PI Contribution We provide knowledge and expertise on bacterial DMSP production to enable an environmental microbiological study of the importance of bacteria in DMSP production in coral reefs. This involved us designing enrichment experiments for the isolation of DMSP-producing bacteria. We provided ratified gene probes and techniques to study the expression and abundance of key genes involved in DMSP production in environmental samples. Furthermore, we provided expertise in the analysis of metagenomic data generated from coral reef environmental samples.
Collaborator Contribution Dr David Bourne and Dr Jean-Baptiste Raina obtained samples from coral reefs and conducted experiments to study the importance of bacteria in DMSP production under the guidance of our group. This involved the isolation of high quality DNA and RNA which is being analysed for the abundance and diversity of bacterial DMSP synthesis genes. Dr Raina is localising DMSP in model phytoplankton for our project using nanoSIMS.
Impact None yet.
Start Year 2015
 
Description The production of betaine by marine phytoplankton (Dr Ruth Airs PML) 
Organisation Plymouth Marine Laboratory
Country United Kingdom 
Sector Academic/University 
PI Contribution During our NERC grant (NE/J01138X/1) we identified candidate genes involved in the synthesis of betaine. We have shown that model diatoms make betaine and that our candidate genes when cloned and expressed confer the ability to produce betaine and confer salt tolerance to Escherichia coli. In collaboration with Dr Ruth Airs we have established liquid chromatography mass spectrometry methods to detect betaine and dimethylsulphoniopropionate (DMSP) from biological samples.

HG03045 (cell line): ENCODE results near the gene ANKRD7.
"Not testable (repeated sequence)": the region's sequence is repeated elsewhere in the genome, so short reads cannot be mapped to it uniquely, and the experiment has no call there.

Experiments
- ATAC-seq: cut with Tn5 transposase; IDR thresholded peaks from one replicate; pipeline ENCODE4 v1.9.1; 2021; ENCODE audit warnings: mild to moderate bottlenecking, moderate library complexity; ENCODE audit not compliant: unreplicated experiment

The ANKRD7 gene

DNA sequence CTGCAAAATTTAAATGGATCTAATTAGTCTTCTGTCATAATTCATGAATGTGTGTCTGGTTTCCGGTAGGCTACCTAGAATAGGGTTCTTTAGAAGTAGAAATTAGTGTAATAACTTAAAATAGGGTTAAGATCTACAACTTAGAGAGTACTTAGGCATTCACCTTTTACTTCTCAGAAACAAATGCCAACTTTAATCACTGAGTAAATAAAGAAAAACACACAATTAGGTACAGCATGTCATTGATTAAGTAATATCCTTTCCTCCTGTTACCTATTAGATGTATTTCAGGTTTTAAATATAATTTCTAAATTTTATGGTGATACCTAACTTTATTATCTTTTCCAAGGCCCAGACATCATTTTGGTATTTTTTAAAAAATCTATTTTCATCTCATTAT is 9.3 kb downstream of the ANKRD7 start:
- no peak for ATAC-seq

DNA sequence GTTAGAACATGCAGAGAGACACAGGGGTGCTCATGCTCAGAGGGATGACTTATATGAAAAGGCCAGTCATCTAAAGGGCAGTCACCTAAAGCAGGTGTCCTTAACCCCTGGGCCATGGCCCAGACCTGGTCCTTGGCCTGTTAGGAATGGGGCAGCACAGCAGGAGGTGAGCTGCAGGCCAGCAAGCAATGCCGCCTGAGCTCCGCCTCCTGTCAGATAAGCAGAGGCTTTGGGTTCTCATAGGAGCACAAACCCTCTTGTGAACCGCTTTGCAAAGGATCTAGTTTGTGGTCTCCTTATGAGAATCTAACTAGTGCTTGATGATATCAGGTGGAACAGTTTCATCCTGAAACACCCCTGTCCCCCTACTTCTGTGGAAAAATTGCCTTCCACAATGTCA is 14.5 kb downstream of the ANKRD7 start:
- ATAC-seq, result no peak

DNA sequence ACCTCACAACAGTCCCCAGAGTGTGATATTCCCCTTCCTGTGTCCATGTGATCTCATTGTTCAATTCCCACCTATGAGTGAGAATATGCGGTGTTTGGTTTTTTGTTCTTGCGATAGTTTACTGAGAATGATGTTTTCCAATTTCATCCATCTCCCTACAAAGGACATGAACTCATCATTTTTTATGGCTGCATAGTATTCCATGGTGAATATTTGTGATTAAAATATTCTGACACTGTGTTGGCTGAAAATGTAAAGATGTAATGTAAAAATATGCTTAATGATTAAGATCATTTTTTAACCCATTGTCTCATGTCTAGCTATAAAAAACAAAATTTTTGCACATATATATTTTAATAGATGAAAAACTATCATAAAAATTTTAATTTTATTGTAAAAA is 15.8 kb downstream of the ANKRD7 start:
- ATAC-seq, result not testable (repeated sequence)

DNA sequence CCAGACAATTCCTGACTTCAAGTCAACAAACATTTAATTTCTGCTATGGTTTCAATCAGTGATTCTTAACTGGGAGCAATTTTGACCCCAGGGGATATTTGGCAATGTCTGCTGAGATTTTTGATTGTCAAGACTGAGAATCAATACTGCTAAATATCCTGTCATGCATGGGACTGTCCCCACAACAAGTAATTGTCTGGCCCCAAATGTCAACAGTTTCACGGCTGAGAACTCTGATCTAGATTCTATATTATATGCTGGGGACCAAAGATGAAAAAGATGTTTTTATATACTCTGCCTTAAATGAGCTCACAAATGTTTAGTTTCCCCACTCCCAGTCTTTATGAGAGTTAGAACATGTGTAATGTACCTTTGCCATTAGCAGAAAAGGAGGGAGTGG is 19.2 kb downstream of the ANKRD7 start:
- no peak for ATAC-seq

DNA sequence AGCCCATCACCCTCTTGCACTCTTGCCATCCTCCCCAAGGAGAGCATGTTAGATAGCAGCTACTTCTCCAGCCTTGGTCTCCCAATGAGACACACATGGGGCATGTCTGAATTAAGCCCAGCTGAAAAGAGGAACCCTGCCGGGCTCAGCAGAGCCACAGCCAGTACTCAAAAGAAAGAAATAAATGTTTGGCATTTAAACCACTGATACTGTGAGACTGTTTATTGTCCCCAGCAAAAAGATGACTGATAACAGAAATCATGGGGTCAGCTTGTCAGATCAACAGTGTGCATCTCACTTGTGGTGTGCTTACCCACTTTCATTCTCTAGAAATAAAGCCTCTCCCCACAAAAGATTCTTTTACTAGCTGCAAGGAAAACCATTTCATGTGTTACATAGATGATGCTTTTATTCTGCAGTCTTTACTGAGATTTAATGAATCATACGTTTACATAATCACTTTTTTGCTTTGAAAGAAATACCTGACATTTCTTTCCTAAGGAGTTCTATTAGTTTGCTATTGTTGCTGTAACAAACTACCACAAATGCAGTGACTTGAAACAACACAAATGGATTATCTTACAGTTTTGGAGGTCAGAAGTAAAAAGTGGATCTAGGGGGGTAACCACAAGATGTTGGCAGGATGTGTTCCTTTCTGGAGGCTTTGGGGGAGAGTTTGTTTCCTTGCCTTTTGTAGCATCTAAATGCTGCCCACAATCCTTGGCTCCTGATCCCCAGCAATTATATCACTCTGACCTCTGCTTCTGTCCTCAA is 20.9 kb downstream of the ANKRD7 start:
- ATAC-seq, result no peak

Collaborator Contribution Dr Ruth Airs at PML helped us to develop and establish liquid chromatography mass spectrometry methods to detect betaine and dimethylsulphoniopropionate (DMSP) from biological samples.
Impact My postdoctoral researcher Research technicians on the NERC Grant (NE/J01138X/1) have presented our findings at the research conferences detailed below: -The Molecular Life of Diatoms, Paris, Dr Andrew Curson (Tues 25th June) -MMEG Molecular Microbial Ecology Group 2013, University of Essex, Ana Bermejo Martinez (Tues 17th Dec 2013) -6th International symposium on biological and environmental chemistry of DMS(P) and related compounds, ICM-CSIC, Barcelona, Ana Bermejo Martinez (26th - Fri 30th May 2014) As a result of this work we put together a NERC ENVEAST PhD proposal with Dr Todd as PI, and Dr Ruth Airs and Prof, Mock as CoIs. The work is multi-disciplinary as it involves phytoplankton physiology, biogeochemistry, microbiology, biochemistry, molecular genetics, molecular ecology and analytical biology.
Start Year 2013
 
Description Work into oxidation of methanethiol by marine organisms (Hendrik ?Schaefer, Warwick) 
Organisation University of Warwick
Department School of Life Sciences
Country United Kingdom 
Sector Academic/University 
PI Contribution My research team carried out microarray analysis on marine organisms that oxidise methanethiol (MeSH) looking at the catabolism of dimethylsulfoniopropionate (DMSP). These arrays showed that a gene encoding the MeSH oxidase was enhanced at the level of transcription by DMSP. We made transcriptional fusions to the mto gene and confirmed its induction by DMSP. We also isolated its divergently transcribed transcriptional regulator and showed that it controls the DMSP induction of the mto gene. We made a mutation in the mto gene in model marine organisms.
Collaborator Contribution Hendrik ?Schaefer isolated the MeSH oxidase and characterised its biochemical properties at the University of Warwick. He also has used molecular ecological techniques to study the variance of this gene in many environments.
Impact A pre-submission abstract was submitted to nature, but rejected. The project is multi-disciplinary involving, microbial ecology, molecular genetics and biochemistry.
Start Year 2012